Methods for inferring regional surface-mass anomalies from Gravity Recovery and Climate Experiment (GRACE) measurements of time-variable gravity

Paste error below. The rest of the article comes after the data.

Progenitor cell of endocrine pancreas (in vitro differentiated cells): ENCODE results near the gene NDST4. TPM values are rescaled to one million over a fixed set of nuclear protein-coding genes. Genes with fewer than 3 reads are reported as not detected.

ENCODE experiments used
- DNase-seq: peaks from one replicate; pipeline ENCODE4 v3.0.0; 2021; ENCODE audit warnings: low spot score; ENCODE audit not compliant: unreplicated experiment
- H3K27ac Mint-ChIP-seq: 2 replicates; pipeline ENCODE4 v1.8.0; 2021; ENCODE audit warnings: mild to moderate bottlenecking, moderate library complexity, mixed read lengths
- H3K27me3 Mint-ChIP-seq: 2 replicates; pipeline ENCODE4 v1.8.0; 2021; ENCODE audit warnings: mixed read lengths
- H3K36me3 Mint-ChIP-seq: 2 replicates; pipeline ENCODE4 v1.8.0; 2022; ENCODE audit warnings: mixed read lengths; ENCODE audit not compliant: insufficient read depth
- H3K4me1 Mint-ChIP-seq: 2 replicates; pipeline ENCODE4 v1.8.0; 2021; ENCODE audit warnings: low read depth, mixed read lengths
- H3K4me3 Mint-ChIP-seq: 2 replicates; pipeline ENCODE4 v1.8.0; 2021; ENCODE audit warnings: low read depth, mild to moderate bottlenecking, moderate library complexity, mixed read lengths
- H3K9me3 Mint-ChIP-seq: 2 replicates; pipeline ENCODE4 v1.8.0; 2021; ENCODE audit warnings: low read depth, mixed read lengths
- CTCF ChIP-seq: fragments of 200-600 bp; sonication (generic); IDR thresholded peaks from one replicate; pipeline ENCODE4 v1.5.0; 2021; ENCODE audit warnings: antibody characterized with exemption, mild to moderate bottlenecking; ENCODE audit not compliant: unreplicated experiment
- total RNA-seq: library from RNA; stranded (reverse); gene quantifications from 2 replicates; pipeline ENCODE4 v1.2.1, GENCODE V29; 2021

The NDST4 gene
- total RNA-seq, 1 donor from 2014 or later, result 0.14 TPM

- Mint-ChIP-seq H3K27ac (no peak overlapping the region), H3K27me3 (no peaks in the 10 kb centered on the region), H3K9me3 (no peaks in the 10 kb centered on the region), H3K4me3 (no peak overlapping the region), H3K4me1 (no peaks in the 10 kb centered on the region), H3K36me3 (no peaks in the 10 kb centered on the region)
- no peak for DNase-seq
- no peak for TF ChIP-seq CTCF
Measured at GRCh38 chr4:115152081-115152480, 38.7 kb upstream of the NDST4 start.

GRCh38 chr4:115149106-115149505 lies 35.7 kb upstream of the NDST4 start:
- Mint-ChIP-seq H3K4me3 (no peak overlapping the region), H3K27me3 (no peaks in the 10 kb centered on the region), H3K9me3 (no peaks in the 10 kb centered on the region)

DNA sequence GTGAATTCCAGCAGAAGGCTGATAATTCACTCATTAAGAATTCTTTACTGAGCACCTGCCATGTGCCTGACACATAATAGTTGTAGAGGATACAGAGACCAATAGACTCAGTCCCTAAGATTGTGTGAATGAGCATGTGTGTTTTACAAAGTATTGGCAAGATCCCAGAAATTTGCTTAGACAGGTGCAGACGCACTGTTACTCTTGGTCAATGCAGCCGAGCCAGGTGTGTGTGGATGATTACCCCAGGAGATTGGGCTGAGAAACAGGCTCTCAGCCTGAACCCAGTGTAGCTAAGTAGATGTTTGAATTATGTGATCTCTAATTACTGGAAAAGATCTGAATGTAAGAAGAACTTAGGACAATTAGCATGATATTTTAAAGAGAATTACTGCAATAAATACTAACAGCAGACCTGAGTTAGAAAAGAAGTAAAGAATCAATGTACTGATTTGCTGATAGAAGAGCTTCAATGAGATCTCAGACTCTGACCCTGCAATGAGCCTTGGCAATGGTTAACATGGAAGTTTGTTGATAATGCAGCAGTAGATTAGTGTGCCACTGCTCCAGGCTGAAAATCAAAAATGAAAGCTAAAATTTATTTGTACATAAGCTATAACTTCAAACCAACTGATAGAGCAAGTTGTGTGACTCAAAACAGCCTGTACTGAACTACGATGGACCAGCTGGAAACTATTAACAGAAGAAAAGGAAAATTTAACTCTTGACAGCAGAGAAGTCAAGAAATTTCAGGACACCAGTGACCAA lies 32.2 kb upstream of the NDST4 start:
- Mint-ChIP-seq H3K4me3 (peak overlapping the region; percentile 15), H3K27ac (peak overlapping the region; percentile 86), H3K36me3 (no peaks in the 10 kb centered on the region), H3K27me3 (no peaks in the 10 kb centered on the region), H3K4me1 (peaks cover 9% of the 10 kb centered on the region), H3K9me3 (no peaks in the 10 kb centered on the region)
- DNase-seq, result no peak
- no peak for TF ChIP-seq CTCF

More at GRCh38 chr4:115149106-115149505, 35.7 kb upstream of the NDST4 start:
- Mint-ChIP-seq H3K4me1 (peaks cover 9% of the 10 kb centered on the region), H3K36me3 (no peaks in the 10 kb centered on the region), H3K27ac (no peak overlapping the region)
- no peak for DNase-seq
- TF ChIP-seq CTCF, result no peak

[1] The Gravity Recovery and Climate Experiment, GRACE, will deliver monthly averages of the spherical harmonic coefficients describing the Earth's gravity field, from which we expect to infer time-variable changes in mass, averaged over arbitrary regions having length scales of a few hundred kilometers and larger, to accuracies of better than 1 cm of equivalent water thickness. These data will be useful for examining changes in the distribution of water in the ocean, in snow and ice on polar ice sheets, and in continental water and snow storage. We describe methods of extracting regional mass anomalies from GRACE gravity coefficients. Spatial averaging kernels were created to isolate the gravity signal of individual regions while simultaneously minimizing the effects of GRACE observational errors and contamination from surrounding glacial, hydrological, and oceanic gravity signals. We then estimated the probable accuracy of averaging kernels for regions of arbitrary shape and size.